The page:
(Repeat for additional subscribers)
July 7 (The following statement was released by the rating agency)
The rating of Goldman Sachs' latest secured funding product, Fixed Income Global Structured
Covered Obligation (FIGSCO), would most likely be equalised with that of the total return swap
provider, says Fitch Ratings.
In principle, this style of transaction could receive a rating uplift above the
rating of the swap provider if the structural protections led to stressed
recoveries from the portfolio that were above average unsecured recovery levels,
since the FIGSCO structure provides investors with recourse to both the swap
counterparty and a segregated pool of assets. However, in this case, the
structural protections and collateralisation levels are too low compared with
our market value rating criteria.
The transaction is secured by a wide range of fixed income assets including
securitised debt, sovereign bonds, and financial and non-financial unsecured
debt with overcollateralisation (OC) levels that are marked to market daily.
Our market value criteria also analyse the level of OC based on frequent mark to
market valuations of various types of assets to arrive at the stressed, or
discounted, value of assets available to repay rated liabilities and could be
used to assess FIGSCO's portfolio. By contrast, Fitch's covered bond rating
criteria do not offer a suitable framework for FIGSCO as the diversity of
assets, daily marking to market and potentially high debtor concentrations are
not typical features of covered bond programmes.
The collateralisation thresholds commensurate with 'AAA' and 'AA' ratings in
our market value rating criteria are materially higher than the percentages
contained in FIGSCO's portfolio guidelines. For example, the Goldman Sachs
FIGSCO prescribes 105% collateralisation for 'AA+' to 'A-' rated bonds and 107%
for bonds in the 'BBB' category. In comparison, in Fitch's criteria, the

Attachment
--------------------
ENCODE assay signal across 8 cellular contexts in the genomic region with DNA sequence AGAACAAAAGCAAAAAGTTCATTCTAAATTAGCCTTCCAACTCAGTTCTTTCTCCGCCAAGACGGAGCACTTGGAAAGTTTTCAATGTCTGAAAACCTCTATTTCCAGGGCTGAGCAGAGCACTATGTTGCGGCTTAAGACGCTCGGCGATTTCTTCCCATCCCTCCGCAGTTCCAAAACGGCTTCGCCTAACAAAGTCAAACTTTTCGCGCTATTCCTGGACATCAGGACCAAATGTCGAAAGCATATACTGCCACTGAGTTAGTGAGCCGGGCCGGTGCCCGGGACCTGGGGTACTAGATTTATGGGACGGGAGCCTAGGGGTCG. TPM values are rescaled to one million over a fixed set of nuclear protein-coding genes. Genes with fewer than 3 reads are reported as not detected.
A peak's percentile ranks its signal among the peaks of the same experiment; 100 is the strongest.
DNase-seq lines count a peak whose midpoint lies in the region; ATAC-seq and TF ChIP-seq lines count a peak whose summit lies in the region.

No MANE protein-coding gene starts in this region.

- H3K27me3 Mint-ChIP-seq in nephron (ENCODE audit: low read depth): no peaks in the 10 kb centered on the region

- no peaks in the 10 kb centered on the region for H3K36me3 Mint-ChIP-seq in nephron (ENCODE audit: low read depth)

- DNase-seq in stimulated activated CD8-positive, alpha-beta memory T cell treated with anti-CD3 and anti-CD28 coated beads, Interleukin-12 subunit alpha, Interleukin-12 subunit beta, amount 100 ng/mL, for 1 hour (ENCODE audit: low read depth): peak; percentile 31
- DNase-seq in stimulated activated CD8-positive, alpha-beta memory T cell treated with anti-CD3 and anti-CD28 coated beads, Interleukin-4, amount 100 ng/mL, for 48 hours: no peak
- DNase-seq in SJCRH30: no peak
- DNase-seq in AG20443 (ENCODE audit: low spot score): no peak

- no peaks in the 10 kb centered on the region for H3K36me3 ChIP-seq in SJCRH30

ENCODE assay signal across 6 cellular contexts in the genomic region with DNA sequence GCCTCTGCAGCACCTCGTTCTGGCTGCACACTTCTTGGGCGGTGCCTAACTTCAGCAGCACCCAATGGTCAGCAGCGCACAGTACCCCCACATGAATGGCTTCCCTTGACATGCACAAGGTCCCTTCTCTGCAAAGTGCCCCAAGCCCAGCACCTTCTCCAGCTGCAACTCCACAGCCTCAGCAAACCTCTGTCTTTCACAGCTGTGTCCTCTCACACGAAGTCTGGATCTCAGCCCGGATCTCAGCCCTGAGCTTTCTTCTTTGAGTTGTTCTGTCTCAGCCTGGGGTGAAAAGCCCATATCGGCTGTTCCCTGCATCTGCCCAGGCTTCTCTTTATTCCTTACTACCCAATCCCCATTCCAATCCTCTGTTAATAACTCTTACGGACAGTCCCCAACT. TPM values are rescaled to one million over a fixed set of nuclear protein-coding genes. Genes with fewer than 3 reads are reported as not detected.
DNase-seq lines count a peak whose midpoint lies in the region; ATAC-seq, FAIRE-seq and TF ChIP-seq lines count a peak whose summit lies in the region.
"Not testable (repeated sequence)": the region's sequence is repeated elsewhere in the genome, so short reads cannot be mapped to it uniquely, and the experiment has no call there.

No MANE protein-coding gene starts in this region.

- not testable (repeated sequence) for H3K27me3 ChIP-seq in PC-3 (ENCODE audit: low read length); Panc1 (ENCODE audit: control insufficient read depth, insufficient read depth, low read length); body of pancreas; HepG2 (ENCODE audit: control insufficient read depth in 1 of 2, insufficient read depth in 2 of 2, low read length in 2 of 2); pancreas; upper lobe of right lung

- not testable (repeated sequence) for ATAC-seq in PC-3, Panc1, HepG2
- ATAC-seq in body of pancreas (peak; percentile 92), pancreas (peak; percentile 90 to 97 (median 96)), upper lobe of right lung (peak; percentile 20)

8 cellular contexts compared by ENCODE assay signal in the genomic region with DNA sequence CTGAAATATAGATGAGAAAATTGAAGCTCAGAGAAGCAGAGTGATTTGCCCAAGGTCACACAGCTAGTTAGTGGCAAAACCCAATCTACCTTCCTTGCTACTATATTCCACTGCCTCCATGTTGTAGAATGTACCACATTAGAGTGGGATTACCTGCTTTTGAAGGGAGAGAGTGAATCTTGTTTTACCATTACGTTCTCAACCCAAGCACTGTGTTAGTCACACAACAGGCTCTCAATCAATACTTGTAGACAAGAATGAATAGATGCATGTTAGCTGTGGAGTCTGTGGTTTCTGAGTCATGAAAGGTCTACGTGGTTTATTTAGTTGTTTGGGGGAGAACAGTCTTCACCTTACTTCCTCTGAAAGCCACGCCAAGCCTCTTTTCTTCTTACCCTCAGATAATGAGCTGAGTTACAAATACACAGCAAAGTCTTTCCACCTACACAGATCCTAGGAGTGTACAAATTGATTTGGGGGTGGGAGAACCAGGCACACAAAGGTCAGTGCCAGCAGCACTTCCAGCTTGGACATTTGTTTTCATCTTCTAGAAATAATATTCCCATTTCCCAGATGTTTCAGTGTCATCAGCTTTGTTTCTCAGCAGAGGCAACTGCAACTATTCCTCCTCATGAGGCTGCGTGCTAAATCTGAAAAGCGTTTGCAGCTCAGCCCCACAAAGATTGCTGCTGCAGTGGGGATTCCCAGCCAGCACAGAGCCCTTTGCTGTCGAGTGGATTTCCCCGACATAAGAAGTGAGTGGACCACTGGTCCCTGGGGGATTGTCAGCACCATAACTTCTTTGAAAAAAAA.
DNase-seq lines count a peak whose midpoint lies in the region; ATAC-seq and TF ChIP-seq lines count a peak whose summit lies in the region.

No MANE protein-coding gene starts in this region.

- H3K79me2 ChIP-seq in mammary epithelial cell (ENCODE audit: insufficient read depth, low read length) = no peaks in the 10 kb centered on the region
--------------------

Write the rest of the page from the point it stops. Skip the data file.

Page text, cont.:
equivalent standalone 'AAA' collateralisation level for a structure backed by
investment grade corporate bonds would range from 130% to 165%. For an 'AA'
rating backed by corporate bonds, the collateralisation would range from 120% to
150%. The differences are higher for high yield debt. In order for FIGSCO to
achieve a ratings uplift, OC levels would need to be materially higher, although
not necessarily at the standalone levels cited above.
In addition, the selling agent has six months to sell the collateral in the
event that a trigger is breached, compared with 45-60 business days (or shorter)
typically seen in most market value structures. Triggers that result in prompt
deleveraging in times of market stress are essential protections for senior
creditors in market value structures. The longer deleveraging period could lead
to further market value erosion, reducing recoveries for bondholders. We would
also need to assess the selling agent's ability to liquidate the range of
security types and conduct on-going surveillance of marked-to-market prices.
Goldman Sachs recently roadshowed a potential issue of a secured funding product
that it has designated as FIGSCO. The issuer would be a special purpose vehicle
backed by Goldman Sachs Mitsui Marine Derivatives Products (GSMMDP), a joint
venture guaranteed by Goldman Sachs ('A') and Mitsui Sumitomo Insurance ('A+').
Fitch does not rate GSMMDP and believes 'AAA' ratings are not attainable for
derivative product companies.
In the transaction structure, issuance proceeds would be used to buy assets, and
the issuer would exchange payments on these for payments matching the terms of
the notes via a total return swap with GSMMDP.